allocating memory above 2GB
jasone at canonware.com
Fri Feb 14 15:53:00 PST 2014
On Feb 14, 2014, at 1:52 PM, Evan Wies <evan at neomantra.net> wrote:
> Is it possible to allocate memory in a defined region, specifically anywhere above the first 2GB?
> I see that mallocx with ALLOCM_ALIGN allows one to specify a base address aligned to a power of 2. Can I grab a bunch of memory that way and somehow tell an arena to use that space and then always mallocx with that arena?
> I'm in the midst of writing a LuaJIT  binding to jemalloc, and have successfully allocated memory aligned to 2^31 but can't figure out the next step -- short of writing my own allocator to dole out jemalloc-allocated memory.
> LuaJIT, a Lua Just-In-Time compiler, can itself only allocate memory in the lower portions of memory (<1GB, <2GB, <4GB depending on platform). One can get around this limitation by using its FFI to allocate memory for FFI-bound C structures, however allocating these in the lower regions effectively "steals" available memory from the LuaJIT VM for Lua objects. I want to ensure maximum available memory for the LuaJIT by allocating all my objects outside this area.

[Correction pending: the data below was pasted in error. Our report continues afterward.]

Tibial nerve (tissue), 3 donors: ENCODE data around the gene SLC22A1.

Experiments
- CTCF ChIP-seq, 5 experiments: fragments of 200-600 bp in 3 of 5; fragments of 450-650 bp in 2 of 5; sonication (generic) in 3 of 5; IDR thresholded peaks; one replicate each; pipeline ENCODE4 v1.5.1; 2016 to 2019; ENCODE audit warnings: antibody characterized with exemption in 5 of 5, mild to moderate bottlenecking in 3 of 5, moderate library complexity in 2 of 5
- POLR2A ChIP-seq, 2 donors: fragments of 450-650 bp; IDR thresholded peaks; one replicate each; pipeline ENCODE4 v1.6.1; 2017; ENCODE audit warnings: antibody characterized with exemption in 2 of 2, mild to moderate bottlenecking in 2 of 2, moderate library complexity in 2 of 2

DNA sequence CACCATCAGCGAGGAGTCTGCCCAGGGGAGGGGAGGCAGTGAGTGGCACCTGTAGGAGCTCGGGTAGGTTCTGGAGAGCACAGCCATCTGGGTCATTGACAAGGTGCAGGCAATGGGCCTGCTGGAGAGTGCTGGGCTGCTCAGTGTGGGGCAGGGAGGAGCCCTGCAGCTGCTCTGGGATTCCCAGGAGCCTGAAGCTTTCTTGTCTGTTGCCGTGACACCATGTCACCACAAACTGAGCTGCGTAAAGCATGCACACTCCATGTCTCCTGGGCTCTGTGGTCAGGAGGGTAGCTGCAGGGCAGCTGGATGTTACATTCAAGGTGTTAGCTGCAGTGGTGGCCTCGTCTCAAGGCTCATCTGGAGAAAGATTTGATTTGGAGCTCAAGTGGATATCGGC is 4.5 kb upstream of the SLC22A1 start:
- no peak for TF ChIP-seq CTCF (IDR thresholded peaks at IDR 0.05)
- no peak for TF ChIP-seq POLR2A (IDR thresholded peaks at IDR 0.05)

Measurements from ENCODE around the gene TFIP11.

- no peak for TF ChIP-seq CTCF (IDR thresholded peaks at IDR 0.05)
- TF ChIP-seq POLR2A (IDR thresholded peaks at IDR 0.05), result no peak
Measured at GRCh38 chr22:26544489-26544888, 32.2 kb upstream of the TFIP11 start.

By default jemalloc prefers mmap() over sbrk() when allocating memory, which for 64-bit systems means that it won't allocate the low memory LuaJIT wants until mmap() fails. On 32-bit systems, I think there are non-trivial differences between operating systems in terms of where mmap() will place anonymous mappings; IIRC FreeBSD uses a fixed (but tunable) amount of memory for sbrk(), whereas Linux allows sbrk() and mmap() to collide (but I don't remember where code gets mapped, so the practical result may be similar to FreeBSD). I suspect that jemalloc's preference for mmap() will be sufficient for all but the most memory-hungry Lua applications, even on 32-bit systems. Take a look at where jemalloc is actually allocating memory from; it's probably above where code is mapped.
If you want to get hacky, you can build jemalloc with munmap() usage disabled, temporarily sbrk() all the low memory LuaJIT could possibly want, then temporarily allocate all the malloc()ed memory you could possibly want, then release both. The result will be that jemalloc has a pool of cached chunks that can't have come from low memory.
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